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    February 26, 2016
    5 minute read

    Goodbye Google Sidebar Ads, Hello Product Placements

    by: Jenni Lee

    The Takeaway: Google no longer features sidebar ads on the right side of search results. Product content will now be shown for 3.5 billion searches per day. That means 3.5 billion new opportunities to sell products on Google Shopping.

     Google recently announced a major change to its search results page: Sidebar ads, a longtime staple of desktop Google searches and the AdWords platform, are no more. In their place, Google is offering Product Listing Ads (read: enormous opportunity to sell more stuff). 

    This is a big deal, and you've probably got some questions. Let's try to answer them.

    When is this change going to be made?
    The new approach has already started to roll out. Take a look at what happens right now when you do a search for "reclining chair."

    sGoogle's new search results layout has already started to appear.

    See all of those product listings on the right side of the screen? That's where text ads used to show up. You won't see product listings for every search, but they're definitely there and they're bound to become more common over time.

    Who does this affect?
    Obviously, this is going to have an impact on anyone who uses Google to search - which is to say, hundreds of millions of people from around the world. More specifically, these people are consumers. 

    Just as importantly, Google's new approach has huge implications for brand manufacturers and advertisers, and any organization that has embraced or is interested in paid search or search engine optimization. All of these entities are going to need to seriously rethink how they approach digital marketing and advertising in order to overcome new challenges - and take advantage of new opportunities. Brands and retailers advertising their products on Google will also need to improve their product content because since products will be seen faster and presumably by more consumers, rich product content is your first line of defense when giving shoppers what they want- information about the product they are looking at.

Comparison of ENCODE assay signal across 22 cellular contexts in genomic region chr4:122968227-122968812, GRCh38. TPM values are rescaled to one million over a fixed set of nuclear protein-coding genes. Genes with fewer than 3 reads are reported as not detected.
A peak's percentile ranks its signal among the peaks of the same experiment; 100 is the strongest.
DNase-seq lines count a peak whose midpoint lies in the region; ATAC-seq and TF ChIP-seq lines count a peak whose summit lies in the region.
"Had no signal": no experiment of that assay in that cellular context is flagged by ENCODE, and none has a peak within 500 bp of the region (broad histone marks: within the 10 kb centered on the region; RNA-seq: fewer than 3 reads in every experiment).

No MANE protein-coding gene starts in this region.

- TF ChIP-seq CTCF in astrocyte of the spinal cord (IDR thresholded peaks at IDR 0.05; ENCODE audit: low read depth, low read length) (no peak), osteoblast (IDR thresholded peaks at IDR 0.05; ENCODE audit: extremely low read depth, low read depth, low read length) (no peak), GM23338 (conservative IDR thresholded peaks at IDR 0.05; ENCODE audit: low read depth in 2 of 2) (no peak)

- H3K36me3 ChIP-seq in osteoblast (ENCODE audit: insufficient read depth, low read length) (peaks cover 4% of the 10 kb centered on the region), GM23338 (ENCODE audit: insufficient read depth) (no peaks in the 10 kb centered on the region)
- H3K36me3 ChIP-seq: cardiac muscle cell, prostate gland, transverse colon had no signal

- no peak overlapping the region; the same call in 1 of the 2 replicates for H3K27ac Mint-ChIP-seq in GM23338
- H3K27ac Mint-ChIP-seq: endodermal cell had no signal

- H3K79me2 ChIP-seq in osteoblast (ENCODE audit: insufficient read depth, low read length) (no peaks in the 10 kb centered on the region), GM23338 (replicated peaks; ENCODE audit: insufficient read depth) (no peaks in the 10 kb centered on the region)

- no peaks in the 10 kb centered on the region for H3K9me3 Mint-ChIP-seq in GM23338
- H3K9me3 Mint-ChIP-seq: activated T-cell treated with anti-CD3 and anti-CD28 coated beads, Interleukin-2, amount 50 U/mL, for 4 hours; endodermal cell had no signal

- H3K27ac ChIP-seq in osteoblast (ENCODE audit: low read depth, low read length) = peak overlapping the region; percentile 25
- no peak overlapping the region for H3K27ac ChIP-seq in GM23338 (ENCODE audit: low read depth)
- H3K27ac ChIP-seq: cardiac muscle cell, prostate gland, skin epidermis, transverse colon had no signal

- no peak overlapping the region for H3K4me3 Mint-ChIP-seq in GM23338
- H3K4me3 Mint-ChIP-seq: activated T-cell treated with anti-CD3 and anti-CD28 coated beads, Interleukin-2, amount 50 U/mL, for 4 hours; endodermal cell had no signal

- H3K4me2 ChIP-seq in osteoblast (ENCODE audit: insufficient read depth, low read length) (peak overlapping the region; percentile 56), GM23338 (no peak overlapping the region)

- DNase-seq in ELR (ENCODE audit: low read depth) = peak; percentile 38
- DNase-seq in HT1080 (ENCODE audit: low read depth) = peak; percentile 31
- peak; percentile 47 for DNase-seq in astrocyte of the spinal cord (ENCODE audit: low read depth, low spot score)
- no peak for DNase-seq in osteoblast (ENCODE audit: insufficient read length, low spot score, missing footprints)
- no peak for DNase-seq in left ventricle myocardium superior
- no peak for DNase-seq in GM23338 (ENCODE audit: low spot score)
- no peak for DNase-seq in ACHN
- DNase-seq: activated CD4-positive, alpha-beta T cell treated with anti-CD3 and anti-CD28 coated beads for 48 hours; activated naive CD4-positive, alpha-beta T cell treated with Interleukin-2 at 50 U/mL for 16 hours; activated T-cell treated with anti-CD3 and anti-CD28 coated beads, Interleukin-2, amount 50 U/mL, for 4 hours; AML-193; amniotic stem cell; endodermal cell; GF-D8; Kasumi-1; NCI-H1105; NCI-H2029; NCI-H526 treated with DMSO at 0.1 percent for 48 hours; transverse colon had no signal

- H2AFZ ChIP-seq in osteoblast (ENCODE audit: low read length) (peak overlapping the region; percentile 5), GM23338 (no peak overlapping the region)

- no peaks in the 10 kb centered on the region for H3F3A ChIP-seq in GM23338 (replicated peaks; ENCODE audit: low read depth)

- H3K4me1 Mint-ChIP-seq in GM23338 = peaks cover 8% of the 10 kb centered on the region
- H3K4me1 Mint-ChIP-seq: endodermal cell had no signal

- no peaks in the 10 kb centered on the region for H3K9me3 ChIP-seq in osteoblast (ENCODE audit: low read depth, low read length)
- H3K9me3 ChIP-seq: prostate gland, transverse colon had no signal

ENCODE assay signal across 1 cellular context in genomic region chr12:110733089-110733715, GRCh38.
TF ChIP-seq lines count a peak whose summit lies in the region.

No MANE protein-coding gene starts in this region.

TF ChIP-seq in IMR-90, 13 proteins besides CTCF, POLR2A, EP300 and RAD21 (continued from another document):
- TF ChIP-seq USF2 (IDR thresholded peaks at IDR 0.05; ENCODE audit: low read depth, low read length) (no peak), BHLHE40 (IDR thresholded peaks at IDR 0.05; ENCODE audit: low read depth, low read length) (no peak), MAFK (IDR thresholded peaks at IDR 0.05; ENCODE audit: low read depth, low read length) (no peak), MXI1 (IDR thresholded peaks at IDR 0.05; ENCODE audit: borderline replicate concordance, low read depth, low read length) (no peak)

"That means 3.5 billion new opportunities to sell products on Google Shopping."

    What does it mean for brand manufacturers?
    Speaking of opportunities: Google's new approach is great news for brand manufacturers. When people conduct a desktop search for anything via Google or one of its search partners, there's a chance for them to see product recommendations. That's an amazing degree of visibility that really can't be beat. Brand manufacturers' products can be first-page optimized all the time.  

    The only catch is that as a brand, you have to be prepared by making sure your ads on Google are optimized to show up on the top of product list ads. 

    Before, Google users needed to acknowledge that they wanted to see product recommendations, or else they wouldn't show up. By removing that step, Google has drastically increased the importance of product placement ads.

    Again, all this means that brand manufacturers need to invest more in product ads, and rich product content more broadly. After all, there's going to be a tremendous amount of competition for users' attention among these product ads. Ads will need great imagery and text to stand out. Additionally, once consumers are on your product page(s), you need to make sure they are getting what they want and need - adequate product content to help them on their purchasing journey. You can't force consumers to buy your products, but as a brand, you can be more supportive and helpful as consumers figure out what to buy. Your efforts will be rewarded. 

    What does it mean for advertisers?
    For traditional advertisers, the update is not as promising. The maximum number of text ads visible on a single Google search results page has dropped from 11 to seven, with four ads appearing above the organic results and three on the bottom.  According to Marketo contributor Mike Tomita, one effect of this development will be a major surge in the cost per ad, as companies fight over the small pool of ad space.

    Ultimately, advertisers are going to need to adjust to a new world where product placement ads are increasingly key for reaching out to consumers. Text-based ads will remain important, but companies are going to need more comprehensive product content strategies to maximize their visibility and influence. 

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